While it could be said to be anyone’s guess how electric vehicles in the U.S. will be adopted in coming years, nearly every stakeholder is at least attempting to estimate it one way or the other, not least of these being General Motors.

In a study funded by a GM research grant, and conducted by the Center for Automotive Research (CAR) in Ann Arbor, Mich., researchers did their best to wade through available data to project EV deployment in America's 50 states from 2011-2015.



Beyond early adopters who see the need, what will it take to get more Americans to embrace electric vehicles? (Photo of Chevrolet Volt courtesy of GM.)

Lead researcher, Kim Hill was quick to qualify that projections made by the study – which was released in January – could be subject to wide fluctuations in coming months and years depending on a long list of not-easily predictable variables.

Even top-level executives for EV-pioneering companies including Nissan, Ford and GM, among others, have said that by 2020, EVs could represent anywhere from 2-10 percent of the global auto market, with about 5 percent being an average estimate.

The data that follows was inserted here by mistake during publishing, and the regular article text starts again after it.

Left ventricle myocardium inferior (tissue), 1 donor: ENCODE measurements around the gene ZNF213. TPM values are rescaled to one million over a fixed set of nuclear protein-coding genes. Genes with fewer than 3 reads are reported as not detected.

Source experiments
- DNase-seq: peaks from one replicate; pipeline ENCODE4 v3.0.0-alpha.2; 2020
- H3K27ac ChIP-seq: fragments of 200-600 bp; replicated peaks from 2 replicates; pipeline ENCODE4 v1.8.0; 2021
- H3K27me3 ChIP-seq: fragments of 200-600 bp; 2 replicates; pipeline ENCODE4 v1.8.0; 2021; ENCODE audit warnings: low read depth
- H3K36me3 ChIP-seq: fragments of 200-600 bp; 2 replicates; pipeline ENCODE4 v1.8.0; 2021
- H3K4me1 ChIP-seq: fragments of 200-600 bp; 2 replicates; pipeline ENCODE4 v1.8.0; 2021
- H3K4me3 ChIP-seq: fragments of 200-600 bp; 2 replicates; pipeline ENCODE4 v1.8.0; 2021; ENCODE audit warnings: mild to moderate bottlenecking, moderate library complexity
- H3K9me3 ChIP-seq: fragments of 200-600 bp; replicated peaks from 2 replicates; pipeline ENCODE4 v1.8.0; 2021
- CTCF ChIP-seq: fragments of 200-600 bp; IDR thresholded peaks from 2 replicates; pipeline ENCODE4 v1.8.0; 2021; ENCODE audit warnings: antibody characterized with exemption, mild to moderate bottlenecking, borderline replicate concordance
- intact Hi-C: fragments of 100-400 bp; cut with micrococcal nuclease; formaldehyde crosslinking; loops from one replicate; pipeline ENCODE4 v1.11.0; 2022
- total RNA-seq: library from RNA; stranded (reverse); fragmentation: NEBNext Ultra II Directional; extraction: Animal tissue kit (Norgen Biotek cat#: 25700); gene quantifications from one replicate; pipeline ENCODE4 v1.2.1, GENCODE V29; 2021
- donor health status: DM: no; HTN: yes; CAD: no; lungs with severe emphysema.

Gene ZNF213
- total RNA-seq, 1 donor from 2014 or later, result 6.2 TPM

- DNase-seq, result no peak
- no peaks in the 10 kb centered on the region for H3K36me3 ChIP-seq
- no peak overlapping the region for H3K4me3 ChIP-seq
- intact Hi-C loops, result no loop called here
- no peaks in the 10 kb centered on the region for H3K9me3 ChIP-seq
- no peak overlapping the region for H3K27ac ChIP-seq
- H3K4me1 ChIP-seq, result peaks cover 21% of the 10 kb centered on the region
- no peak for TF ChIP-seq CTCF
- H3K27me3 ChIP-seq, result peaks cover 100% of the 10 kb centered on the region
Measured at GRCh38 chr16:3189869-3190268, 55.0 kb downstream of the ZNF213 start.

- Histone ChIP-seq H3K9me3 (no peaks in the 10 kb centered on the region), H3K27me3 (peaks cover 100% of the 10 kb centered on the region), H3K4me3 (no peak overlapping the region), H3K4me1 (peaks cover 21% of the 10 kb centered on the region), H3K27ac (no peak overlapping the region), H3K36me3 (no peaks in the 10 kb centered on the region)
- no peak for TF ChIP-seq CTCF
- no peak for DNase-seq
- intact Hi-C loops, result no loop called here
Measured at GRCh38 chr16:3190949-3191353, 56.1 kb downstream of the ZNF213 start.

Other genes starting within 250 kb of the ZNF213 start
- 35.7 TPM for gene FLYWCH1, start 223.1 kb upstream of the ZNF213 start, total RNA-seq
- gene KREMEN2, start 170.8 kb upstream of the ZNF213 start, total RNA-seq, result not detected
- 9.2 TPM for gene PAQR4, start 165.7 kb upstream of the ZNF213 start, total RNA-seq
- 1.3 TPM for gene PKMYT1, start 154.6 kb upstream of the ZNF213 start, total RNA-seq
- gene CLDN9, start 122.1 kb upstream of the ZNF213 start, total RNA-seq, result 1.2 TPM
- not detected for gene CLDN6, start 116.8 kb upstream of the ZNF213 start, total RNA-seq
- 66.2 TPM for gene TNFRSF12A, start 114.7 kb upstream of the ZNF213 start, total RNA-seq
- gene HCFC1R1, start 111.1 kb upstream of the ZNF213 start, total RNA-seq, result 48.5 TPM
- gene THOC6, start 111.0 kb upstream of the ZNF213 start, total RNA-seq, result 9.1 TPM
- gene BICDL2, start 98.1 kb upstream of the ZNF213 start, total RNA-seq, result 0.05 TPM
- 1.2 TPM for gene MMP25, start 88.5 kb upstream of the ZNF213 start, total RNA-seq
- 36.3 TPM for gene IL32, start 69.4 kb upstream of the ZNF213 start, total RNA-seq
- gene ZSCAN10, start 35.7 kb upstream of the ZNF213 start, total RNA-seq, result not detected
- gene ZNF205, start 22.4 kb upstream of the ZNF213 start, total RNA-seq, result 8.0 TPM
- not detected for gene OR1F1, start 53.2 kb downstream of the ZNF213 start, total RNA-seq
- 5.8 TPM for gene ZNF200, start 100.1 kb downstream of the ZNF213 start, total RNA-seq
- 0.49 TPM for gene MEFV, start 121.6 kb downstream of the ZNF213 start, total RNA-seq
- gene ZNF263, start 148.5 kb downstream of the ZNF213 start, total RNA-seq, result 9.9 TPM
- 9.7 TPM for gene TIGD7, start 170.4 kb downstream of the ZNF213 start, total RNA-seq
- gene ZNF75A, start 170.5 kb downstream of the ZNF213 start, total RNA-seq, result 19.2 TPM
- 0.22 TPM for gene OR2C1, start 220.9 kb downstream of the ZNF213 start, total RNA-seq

Where hybrids have first gone, the researchers say EVs shall soon follow. Aside from a few earlier EVs such as the EV1, their nationwide deployment is otherwise precedent setting, so hybrid stats were used as a "proxy" for lack of more information to go on.

With advances in alternative energy continually being announced, and worldwide political and economic uncertainty also having their effect, even those at the forefront of the push for EVs admit no one possesses infallible insight.

Nevertheless, the study does what it can to make specific projections based on factors including automakers’ own manufacturing and sales forecasts, articles from the media, and known expenditures or promised expenditures by government and industry that will foster EV deployment.



The researchers also based their findings on known facts about hybrid deployment. Their assumption is that individual people and whole regions which first adopted and supported hybrids would be more likely to support fully electric (and Extended Range Electric) vehicles.

Beyond the free market
A simple capitalistic model of consumer supply and demand is said to be insufficient to bring EVs into full acceptance in any kind of a timely fashion.

Factors that stand to affect EV deployment include all forms of government incentives on the local, state and federal level.

A byproduct of living in this democracy is that there is uneven distribution of incentives state by state.